a) Ian McDougall uses the machine for private work for 35% for the half year ended 30th Nov 2012.
So, he can claim 75% of depreciation as only 75% has been used for business purpose
GST Inclusive cost 147375
GST rate on or after 1st october 2010 15%
so, GST exclusive cost =147375/115*100

Cost Purchase of machine excluding GST on 1st Oct 2010 1,28,152
Depreciation rate for Income tax purpose is given as 6.67% p.a. straight line method
So, Depreciation for the period 1st June to November 2012 =128152.67%*1/2
4274 $

Note: Expenditure incurred for repairs and power for machine can be claimed as a deduction through business accounts. Moreover anything other than repairs or maintenance is capital expenditure and cannot be claimed as deduction, but normal depreciation can be claimed for such expenditure.
Expense Inv Paid Amt ($) Treatment
Repairs 31-Oct-12 2,000 To be claimed as revenue expenditure
Repairs 08-Jan-13 615 To be claimed as revenue expenditure
Power 15-Mar-13 134 To be claimed as revenue expenditure
Power 15-Jan-13 220 To be claimed as revenue expenditure
Can I please see the calculations for this. Please keep in mind the date of the invoices.
But I need to see the adjustments here as well please.


Part B: GST Return

Paula’s GST return for the period ended 28 Feb 2012 using form 101A provided.

Amt (In $)
Sales and Income 31865
Zero-rated supplies 850
Net GST Sales and Income 31015
Total GST Collected On sales and income 4045 (31015/115*15)
Adjustments, if any 16 (125*4045/31015)
Total GST Collected for the period 4029

Total Purchases and expenses (Note-2) 18301
Total GST Collected on Purchases and services 1846
Credit adjustments to make 18
Total GST Credit for purchases and expenses 1828

Total GST Payable (a-b) 2201

1. Paula Accessories limited is registered for GST on payment basis. In this basis, GST is taxable on the amounts received or paid in the taxable period

Note-2: -Calculation of Total Purchases and expenses
Purchases 5,976
Rent 2,000 adjustment needs to be made first
Rates 86
Power 239
Wages 10000
GST Inclusive on expenses
Total Expenses Why have you done the amounts twice? Not sure what your reasoning is?
Rent 2,000
Rates 86
Power 239
Wages 10000

GST charged there on =12325/115*15
Total GST on purchases and services =238+1608
Please re-do this Part, you’re doubling up expenses I’m not sure why? Plus the adjustment needs to be made as well on the rent, please do this.

Amount of GST Payable = $ 2201
Due dates for your GST returns and payments fall on the 28th day of the month (or the next business day)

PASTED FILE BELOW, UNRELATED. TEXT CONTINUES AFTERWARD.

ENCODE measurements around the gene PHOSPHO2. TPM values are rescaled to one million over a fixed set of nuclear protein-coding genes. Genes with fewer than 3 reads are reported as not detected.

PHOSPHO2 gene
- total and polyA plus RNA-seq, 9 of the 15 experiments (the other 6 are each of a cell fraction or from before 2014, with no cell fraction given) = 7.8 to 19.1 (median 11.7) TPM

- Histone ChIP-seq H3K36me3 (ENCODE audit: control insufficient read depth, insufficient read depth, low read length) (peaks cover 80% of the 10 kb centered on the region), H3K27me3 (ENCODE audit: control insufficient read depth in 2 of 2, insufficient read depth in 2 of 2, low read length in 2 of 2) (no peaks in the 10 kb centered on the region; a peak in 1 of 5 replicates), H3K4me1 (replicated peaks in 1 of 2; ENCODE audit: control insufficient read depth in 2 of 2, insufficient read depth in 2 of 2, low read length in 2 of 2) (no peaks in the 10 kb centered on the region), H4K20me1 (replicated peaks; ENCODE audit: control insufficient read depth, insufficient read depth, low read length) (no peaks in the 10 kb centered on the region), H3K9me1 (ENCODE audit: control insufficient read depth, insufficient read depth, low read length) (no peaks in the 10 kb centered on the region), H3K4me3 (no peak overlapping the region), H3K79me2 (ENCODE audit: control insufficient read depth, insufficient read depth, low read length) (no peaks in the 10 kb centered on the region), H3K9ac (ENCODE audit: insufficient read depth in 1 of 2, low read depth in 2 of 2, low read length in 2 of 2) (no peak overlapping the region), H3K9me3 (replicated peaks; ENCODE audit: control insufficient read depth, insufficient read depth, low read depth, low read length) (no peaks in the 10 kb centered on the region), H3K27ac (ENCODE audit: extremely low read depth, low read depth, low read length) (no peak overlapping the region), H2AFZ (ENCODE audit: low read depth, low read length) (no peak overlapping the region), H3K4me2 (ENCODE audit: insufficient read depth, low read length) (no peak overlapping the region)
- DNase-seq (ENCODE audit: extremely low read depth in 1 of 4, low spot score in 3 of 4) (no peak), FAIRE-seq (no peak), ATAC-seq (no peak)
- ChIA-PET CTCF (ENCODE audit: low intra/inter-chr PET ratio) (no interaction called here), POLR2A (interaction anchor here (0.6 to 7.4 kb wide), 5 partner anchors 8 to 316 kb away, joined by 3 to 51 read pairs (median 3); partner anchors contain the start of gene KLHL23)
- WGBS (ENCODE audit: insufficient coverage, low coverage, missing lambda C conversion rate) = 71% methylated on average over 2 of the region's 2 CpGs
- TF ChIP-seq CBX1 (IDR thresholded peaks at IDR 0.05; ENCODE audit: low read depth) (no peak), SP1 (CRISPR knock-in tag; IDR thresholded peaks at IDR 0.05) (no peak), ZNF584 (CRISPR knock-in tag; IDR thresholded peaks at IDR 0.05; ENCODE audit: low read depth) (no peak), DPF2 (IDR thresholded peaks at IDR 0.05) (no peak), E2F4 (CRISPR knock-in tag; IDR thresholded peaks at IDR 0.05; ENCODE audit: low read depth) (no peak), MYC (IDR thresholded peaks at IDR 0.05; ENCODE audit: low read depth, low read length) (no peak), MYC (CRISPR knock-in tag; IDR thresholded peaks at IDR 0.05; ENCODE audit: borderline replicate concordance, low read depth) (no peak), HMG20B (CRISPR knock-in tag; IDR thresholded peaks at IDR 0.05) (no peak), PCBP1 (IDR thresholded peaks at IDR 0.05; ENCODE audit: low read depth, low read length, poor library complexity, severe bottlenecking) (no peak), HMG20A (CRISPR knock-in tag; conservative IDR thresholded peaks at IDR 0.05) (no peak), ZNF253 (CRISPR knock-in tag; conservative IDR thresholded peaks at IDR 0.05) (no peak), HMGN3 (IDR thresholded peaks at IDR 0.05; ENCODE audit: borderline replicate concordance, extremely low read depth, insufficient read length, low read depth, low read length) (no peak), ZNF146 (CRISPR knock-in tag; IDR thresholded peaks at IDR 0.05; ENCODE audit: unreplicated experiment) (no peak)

Question 2: Companies & Imputation Credit Account
Part A
Significance of the imputation mechanism from the perspective of the company -If a company have imputation credits of amount in its ICA return more than the amount allocated to shareholders then such amount cannot be claimed as a tax refund but such credits can be used to pay off certain tax liabilities it has or can be carried forward but cannot be claimed as refund. Due to imputation mechanism these excess credit do not lapse and companies can use them as specified above.

Significance of the imputation mechanism from the perspective of the shareholders – Due to presence of Imputation, double taxation can be avoided. If company pays tax on profits, then such tax can be passed on in the form of credits to shareholders when company pays dividends to them. So, in this manner, imputation credits offset the amount of tax that the resident shareholders would otherwise be liable to pay on those dividends.

Imputation Credit Account (ICA) is a memorandum account prepared by companies to keep record of imputation credits it has, the credits or debits in the account. This account is required by companies to file an appropriate imputation return.

No, it is not a part of the financial statements of the company.

The amount of tax paid by the company on profits and passed on to shareholders in the form of credits is called imputation credit. Due to change in tax rates, the rate of tax on profits to be paid by the company may be 30% or 28%, and the company can pass on only that amount of credit which it has paid. So, it may be 28% or 30% but deduction of RWT on dividends is at the rate of 33 cents in the dollar This could be the possible reason for it.


Part B
Imputation Credit Account for the year ending 31 March 2012
Date Debit Amount (In $) Credit Amount (In $)
Apr 01, 2011 Opening Balance 3150√
June 20, 2011 RWT deducted on Interest received 2044
Aug 28, 2011 First Instalment of provisional tax 11371√
Aug 30, 2011 RWT deducted on dividend received 595
Oct 5, 2011 Interim dividend paid by the company 13695√
Jan 15, 2012 Second Instalment of provisional tax 11371√
Jan 31, 2012 Income tax refund for 2008-2009 year 2110√
Mar 20, 2012 Final dividend paid by the company 14925√
May 7, 2012 Third Instalment of provisional tax 11371
Closing Balance 2872
36752 36752


Once errors are corrected, you’ll note that they actual have to pay back to the IRD as they have overpaid in credits and RWT to shareholders, more than they had
1 Fringe benefit tax of $ 3120 will not appear in Imputation credit account
2 Credit is available for provisional tax paid